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Faculty Profile

Edward ThompsonEdward Thompson

Research Professor
Department of Biology and Biochemistry

Office: 2024 SERC
Contact: eithompson@uh.edu - (832) 842-8815

My laboratory has a longstanding interest in the cellular and molecular actions of steroids, especially glucocorticoids and oxysterols. New interests include estrogens and endocrine disruptors. . Endocrine disruptors are compounds found in nature or as byproducts of manufacturing processes that interact with steroid receptors- especially estrogen receptors- to interfere with their normal functions.

Glucocorticoid actions on leukemic cells:

Glucocorticoids cause many types of malignant lymphoid cells to die by the process known as apoptosis. Using a human leukemic cell line, we have discovered that the mechanism of this process involves rapid regulation of c-myc, c-jun, ODC and other genes important for cell cycling. Gene array analyses are being used in combination with somatic cell genetics to identify these. Interactions of the PKA, PKC and glucocorticoid pathways are being explored.

Structural studies of steroid receptors:

The functional structure of the N-terminal transcription-activating domain of several receptors is under study, using recombinant peptides and proteins and solution biophysical methods. This domain seems to lack tertiary structure in its native state, but structure can be induced by use of osmolytes or by binding the domain to certain partner proteins. Endocrine disruptors may affect the structure and functions of this domain.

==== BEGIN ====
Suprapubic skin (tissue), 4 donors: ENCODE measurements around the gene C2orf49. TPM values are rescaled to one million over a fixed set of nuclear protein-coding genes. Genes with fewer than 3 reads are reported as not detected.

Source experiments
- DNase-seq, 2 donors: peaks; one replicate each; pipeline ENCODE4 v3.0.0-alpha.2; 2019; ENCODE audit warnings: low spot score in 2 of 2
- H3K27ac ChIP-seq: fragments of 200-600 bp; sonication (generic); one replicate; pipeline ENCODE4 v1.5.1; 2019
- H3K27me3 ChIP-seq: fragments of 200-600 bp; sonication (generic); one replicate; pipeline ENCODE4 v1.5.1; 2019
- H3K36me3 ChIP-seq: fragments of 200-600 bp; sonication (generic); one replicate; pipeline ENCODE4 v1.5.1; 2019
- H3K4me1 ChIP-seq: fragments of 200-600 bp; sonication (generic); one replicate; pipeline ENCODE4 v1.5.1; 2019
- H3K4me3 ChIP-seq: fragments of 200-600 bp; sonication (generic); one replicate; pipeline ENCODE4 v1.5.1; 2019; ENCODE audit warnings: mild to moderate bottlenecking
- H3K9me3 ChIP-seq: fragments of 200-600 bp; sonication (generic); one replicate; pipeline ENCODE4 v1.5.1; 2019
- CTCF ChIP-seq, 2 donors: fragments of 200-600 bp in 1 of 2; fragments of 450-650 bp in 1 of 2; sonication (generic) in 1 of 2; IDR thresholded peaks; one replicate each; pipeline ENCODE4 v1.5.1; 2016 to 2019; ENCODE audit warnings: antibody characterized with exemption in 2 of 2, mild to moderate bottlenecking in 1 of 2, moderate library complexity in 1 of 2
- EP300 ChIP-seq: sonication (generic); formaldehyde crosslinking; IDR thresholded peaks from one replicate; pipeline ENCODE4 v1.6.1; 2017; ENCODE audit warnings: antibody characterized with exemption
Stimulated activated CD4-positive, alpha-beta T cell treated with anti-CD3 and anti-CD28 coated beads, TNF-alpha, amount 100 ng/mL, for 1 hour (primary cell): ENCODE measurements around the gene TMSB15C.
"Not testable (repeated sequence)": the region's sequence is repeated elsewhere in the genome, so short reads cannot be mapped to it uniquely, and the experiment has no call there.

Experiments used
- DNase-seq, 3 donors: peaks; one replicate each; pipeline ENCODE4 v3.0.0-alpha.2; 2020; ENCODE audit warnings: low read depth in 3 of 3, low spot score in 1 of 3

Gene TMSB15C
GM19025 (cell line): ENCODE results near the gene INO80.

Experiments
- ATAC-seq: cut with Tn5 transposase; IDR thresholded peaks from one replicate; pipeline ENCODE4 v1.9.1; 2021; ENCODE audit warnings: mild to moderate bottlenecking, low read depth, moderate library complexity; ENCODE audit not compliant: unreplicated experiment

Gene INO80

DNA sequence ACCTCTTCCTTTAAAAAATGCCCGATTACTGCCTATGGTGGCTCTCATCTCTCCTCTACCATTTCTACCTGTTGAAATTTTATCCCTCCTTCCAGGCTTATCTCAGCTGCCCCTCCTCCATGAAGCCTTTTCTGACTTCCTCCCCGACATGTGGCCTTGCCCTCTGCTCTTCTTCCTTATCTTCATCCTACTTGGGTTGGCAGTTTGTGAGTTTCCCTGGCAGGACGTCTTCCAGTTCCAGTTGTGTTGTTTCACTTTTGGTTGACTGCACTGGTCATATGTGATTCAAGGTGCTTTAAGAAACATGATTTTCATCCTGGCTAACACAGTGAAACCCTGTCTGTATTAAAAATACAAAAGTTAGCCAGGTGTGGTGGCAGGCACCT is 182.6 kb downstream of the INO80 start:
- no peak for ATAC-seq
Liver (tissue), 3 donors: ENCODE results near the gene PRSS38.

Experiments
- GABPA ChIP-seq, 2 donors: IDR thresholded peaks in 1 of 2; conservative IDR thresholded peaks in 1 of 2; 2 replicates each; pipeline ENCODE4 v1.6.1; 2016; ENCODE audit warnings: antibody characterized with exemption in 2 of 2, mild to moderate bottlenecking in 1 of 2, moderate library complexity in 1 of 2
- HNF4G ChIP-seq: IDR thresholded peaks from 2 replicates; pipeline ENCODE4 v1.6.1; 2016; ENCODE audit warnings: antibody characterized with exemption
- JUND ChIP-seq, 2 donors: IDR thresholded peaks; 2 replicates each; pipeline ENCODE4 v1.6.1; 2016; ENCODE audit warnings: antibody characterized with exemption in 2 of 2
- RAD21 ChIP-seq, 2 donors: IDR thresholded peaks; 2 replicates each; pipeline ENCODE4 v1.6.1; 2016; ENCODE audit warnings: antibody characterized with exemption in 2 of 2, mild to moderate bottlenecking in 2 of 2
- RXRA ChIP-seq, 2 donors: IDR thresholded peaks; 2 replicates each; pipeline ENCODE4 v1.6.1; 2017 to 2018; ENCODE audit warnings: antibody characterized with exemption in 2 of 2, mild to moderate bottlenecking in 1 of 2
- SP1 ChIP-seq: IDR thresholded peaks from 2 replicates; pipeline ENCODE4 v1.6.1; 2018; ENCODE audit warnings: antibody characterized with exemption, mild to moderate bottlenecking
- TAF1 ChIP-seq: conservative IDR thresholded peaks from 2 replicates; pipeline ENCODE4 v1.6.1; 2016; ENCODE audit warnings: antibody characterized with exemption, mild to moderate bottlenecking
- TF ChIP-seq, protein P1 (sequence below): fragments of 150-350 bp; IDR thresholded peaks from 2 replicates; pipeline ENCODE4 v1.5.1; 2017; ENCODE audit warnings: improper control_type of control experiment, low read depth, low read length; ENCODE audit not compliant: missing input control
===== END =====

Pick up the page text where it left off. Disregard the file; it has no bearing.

Use of glucocorticoid receptor gene fragment to cause cell death in the absence of steroid:

We have discovered that certain very small fragments of a mutated form of the glucocorticoid receptor are capable of causing cell death when transfected into several kinds of cancer cells. The mechanism of this effect may involve interaction with cellular transcription machinery. These molecular steps are being worked out, and the application of this finding for a potentially novel form of therapy is being pursued through studies on efficient delivery mechanisms.

  • Kumar, R. and Thompson, E.B. Influence of flanking sequences on signaling between the activation function AF1 and DNA binding domain of the glucocorticoid receptor. Arch. Biochem. Biophys. 2010 Feb 24 496:140-145.
  • Garza, AS., Miller, A.L., Johnson, B.H., Thompson, E.B. Converting cell lines representing hematological malignancies from glucocorticoid-resistant to glucocorticoid-sensitive: Signaling pathway interactions. Leuk. Res. May, 2009 33(5):717-27.
  • Thompson, E.B. Stepping stones in the path of glucocorticoid-driven apoptosis of lymphoid cells. Acta Biochim. Biophys Sin. (Shanghai) Jul;40(7):595-600. 2008.